Given the varying testimony provided by respondent, appellant’s expert, and the neutral court-appointed expert on this issue, the district court’s finding that respondent had a yearly income of $95,000 for 2001 was not clearly erroneous.  Appellant’s expert witness calculated respondent’s income to be $113,250.  But respondent testified that due to the loss of the company’s second largest income producing line, Aqua Glass, respondent’s income would only be $53,000.  The neutral court-appointed expert calculated respondent’s income by projecting out a reasonable compensation for respondent based on respondent receiving 12.9% of the revenues of the corporation.  He then calculated that the Bongard Corporation had earned $856,847 in sales for the year ending March 31, 2001.  By multiplying that total by 12.9%, the court-appointed expert determined that respondent had an income of approximately $110,000.  But based on the loss of Aqua Glass, the expert projected that the Bongard Corporation may lose approximately $120,000 in revenue, dropping sales revenue to $736,847.  Multiplying that total by 12.9% would put respondent’s yearly income at approximately $95,000. 

Thus, based on the conflicting evidence presented at trial, the court’s finding that respondent earned $95,000 in income was within a reasonable range of figures and therefore not clearly erroneous.  See Schreifels v. Schreifels, 450 N.W.2d 372, 373 (Minn. App. 1990).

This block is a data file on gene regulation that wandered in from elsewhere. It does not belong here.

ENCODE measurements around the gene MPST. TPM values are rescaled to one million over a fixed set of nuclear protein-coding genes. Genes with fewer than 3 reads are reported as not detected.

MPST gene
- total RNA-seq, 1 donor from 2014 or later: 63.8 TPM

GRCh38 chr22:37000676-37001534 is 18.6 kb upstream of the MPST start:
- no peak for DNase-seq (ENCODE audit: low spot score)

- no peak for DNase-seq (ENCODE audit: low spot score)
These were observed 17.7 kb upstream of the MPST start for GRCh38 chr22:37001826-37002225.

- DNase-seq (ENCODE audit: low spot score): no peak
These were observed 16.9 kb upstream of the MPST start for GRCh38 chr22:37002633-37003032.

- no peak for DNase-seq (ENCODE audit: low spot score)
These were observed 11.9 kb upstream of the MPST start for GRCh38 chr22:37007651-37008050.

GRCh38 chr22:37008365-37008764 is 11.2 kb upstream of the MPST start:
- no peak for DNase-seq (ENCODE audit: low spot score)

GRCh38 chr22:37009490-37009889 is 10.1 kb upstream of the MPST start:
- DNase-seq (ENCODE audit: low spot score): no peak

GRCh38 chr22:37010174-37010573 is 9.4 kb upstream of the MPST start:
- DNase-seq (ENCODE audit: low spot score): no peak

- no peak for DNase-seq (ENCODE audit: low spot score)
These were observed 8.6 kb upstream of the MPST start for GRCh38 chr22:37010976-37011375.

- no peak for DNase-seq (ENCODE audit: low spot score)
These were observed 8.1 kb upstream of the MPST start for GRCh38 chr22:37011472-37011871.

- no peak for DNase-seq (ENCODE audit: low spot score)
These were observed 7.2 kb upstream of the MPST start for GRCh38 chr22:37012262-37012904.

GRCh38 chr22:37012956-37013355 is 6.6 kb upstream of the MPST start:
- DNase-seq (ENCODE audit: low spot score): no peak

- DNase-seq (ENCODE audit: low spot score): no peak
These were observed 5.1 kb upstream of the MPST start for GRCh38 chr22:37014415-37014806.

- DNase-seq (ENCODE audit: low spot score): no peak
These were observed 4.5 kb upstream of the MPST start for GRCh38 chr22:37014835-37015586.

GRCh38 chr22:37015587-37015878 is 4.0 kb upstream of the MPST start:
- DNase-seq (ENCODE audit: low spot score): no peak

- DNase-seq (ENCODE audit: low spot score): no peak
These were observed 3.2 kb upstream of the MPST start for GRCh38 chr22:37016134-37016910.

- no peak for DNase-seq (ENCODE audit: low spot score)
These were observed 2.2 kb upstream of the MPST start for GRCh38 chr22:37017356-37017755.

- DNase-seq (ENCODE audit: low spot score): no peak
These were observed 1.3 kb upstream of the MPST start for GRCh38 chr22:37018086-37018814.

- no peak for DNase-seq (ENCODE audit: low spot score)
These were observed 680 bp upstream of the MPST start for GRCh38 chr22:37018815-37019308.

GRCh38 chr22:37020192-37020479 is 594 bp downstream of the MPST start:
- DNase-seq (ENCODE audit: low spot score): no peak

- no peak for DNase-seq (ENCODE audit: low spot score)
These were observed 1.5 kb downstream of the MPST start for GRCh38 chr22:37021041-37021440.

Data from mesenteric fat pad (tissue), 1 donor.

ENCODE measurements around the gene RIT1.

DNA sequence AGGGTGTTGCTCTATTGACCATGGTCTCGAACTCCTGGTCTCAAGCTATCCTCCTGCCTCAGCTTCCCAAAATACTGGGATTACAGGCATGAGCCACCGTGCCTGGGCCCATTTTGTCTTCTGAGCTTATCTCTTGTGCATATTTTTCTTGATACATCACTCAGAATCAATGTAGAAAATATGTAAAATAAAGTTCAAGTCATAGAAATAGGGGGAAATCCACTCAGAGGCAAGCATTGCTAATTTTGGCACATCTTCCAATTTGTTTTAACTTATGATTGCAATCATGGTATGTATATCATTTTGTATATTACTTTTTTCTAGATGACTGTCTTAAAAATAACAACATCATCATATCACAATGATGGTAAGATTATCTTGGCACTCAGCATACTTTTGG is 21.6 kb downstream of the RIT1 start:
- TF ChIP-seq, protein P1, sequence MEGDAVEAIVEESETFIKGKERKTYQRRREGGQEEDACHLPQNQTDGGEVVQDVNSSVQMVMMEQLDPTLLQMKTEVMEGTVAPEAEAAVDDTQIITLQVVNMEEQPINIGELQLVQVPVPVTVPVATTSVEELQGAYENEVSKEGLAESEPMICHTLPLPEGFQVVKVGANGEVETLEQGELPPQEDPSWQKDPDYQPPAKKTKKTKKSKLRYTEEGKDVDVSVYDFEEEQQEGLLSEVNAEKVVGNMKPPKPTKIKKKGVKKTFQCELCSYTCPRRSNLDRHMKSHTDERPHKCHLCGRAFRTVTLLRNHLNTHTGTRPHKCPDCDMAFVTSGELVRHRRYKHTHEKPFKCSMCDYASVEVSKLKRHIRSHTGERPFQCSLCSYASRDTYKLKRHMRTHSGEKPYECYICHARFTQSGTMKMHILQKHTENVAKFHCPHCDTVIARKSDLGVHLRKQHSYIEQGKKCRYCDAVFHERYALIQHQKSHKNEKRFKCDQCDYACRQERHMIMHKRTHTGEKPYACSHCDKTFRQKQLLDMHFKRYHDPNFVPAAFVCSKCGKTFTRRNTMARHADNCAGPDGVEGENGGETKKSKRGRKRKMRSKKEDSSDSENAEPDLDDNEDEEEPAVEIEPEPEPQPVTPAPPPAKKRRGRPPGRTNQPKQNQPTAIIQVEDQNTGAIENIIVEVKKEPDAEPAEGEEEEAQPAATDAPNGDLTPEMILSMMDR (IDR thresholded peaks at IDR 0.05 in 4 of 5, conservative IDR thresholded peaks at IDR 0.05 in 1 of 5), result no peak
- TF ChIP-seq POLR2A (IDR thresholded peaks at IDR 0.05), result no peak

B.        Appellant’s Monthly Expenses

Appellant claimed monthly living expenses of $4,499 per month, but the district court reduced that total by $1,467 and found that reasonable living expenses for appellant were only $3,032 a month.  The district court deducted (1) $1,000 per month for attorney fees; (2) $200 from appellant’s claim of $265 per month for church donations; (3) $100 per month for cigarettes; and (4) $167 per month for retirement savings.  Appellant argues the district court abused its discretion by making these deductions.  We disagree.  

The district court must determine “reasonable expenses” for a party seeking maintenance.  Even though appellant submitted a budget listing her monthly expenses, the district court was not required to accept those expenses as reasonable.  See Maeder v. Maeder, 480 N.W.2d 677, 678, 680 (Minn. App. 1992) (affirming district court’s finding that respondent’s reasonable expenses were less than claimed expenses), review denied (Minn. Mar. 19, 1992).